ChBE professor Jonas Baltrusaitis collaborates on DOE-funded project combining green hydrogen production and direct air CO2 capture

Jonas Baltrusaitis, an associate professor of chemical and biomolecular engineering, will partner with researchers from Washington State University and Arizona State University on an innovative effort, funded by the Department of Energy, to produce a carbon-negative liquid fuel through a process that effectively recycles carbon emissions.  

“This is the first attempt to combine green hydrogen with direct air capture carbon, so you’re making a fuel that is carbon negative, and when it’s burned it’s neutral,” said Dustin McLarty, the project leader and an associate professor in WSU’s School of Mechanical and Materials Engineering, in a press release announcing the $400,000, one-year grant. The team aims to “show how to efficiently make use of renewables to produce cost-competitive methanol.”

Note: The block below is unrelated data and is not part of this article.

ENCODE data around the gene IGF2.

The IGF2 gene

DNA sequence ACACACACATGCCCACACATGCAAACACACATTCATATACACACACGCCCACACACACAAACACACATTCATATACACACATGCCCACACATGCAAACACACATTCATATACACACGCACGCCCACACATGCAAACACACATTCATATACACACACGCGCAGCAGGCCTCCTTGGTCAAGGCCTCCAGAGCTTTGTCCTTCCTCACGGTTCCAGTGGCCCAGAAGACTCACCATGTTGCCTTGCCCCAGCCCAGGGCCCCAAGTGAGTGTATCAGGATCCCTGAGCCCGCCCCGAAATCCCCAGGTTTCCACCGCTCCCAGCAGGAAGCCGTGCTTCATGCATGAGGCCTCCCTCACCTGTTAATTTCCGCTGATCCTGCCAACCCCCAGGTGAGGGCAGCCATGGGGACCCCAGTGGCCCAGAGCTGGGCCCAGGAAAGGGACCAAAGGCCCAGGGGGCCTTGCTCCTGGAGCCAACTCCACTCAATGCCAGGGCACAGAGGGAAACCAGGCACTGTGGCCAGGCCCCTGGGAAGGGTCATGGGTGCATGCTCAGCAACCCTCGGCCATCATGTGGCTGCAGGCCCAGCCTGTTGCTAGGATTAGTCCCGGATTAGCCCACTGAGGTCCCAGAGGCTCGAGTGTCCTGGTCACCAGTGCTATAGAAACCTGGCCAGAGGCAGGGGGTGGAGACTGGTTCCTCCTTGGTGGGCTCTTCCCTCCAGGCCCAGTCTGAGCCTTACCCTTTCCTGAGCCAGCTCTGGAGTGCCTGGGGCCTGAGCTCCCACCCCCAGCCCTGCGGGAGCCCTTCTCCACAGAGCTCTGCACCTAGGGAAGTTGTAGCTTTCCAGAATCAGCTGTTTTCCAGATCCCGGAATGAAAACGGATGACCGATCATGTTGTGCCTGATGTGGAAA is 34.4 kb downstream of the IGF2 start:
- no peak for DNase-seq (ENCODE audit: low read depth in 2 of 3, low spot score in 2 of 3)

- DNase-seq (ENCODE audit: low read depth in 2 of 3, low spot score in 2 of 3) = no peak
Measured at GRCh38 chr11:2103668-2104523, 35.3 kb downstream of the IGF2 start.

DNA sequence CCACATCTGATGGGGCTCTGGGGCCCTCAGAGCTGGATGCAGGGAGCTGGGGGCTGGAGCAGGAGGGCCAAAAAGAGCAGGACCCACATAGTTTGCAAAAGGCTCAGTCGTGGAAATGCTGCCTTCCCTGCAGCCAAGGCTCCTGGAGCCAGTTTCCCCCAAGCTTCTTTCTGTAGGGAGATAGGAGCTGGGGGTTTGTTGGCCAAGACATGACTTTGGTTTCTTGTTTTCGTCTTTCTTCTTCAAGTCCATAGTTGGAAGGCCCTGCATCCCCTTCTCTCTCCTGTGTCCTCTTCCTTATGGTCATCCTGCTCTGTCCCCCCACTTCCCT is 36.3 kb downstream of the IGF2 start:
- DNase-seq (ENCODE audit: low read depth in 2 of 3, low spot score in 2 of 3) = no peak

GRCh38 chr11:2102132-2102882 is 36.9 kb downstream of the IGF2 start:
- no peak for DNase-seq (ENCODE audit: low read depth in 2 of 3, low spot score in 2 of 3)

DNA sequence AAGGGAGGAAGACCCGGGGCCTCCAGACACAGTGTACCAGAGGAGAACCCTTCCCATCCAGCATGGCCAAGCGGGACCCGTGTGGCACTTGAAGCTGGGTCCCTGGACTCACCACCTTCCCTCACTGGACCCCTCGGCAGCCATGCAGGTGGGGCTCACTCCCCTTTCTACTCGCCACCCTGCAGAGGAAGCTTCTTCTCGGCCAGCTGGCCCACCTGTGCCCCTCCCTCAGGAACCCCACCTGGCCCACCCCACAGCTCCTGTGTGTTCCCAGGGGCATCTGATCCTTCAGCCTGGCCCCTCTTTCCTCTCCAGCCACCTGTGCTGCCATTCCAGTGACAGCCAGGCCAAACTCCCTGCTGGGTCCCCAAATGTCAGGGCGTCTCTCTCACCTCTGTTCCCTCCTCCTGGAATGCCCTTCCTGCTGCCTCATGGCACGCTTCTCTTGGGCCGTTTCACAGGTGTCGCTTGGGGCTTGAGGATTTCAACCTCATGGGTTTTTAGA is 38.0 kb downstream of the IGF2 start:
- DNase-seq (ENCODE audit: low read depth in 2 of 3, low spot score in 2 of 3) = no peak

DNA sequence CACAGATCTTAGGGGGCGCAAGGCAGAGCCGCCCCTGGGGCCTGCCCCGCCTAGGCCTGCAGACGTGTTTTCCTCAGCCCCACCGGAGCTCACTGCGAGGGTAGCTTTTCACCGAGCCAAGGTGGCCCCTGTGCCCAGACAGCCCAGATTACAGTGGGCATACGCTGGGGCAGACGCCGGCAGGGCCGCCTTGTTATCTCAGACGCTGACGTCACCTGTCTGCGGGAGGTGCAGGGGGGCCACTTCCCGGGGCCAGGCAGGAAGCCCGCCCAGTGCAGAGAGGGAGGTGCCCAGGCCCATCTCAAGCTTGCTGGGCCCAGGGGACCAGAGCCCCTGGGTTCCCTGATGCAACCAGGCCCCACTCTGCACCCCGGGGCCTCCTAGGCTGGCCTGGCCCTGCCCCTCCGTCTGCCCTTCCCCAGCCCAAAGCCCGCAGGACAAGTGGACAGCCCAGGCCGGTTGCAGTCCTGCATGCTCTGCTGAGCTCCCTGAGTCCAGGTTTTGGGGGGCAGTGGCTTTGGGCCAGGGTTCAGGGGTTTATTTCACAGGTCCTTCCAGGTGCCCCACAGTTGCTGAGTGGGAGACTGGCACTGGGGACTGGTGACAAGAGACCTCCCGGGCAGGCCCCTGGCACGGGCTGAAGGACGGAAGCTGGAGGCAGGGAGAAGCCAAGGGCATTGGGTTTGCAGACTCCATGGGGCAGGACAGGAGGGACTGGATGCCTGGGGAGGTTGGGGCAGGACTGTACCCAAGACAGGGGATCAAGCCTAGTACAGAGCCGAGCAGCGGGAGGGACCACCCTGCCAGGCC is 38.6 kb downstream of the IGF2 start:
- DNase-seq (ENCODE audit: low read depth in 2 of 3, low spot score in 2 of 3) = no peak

In simple terms, the researchers envision a system that produces hydrogen using water and solar- or wind-generated electricity. The process would then combine the hydrogen with carbon and oxygen gathered via direct air capture to produce the methanol. 

The work performed in the Baltrusaitis Lab will focus on modeling the overall methanol process by combining the atmospheric and pressurized direct carbon-dioxide electrolysis with the distillation-based product separation to enable accurate techno-economic and life-cycle assessment of the emerging SOEC-based technologies. In particular, a tubular boiling water methanol reactor will be designed in silico as well as an optimal distillation column design will be performed for methanol purification.

Baltrusaitis is an expert in heterogeneous catalytic processes, optimum catalyst design, and sustainable green chemistry.

Read more about the project on the WSU website.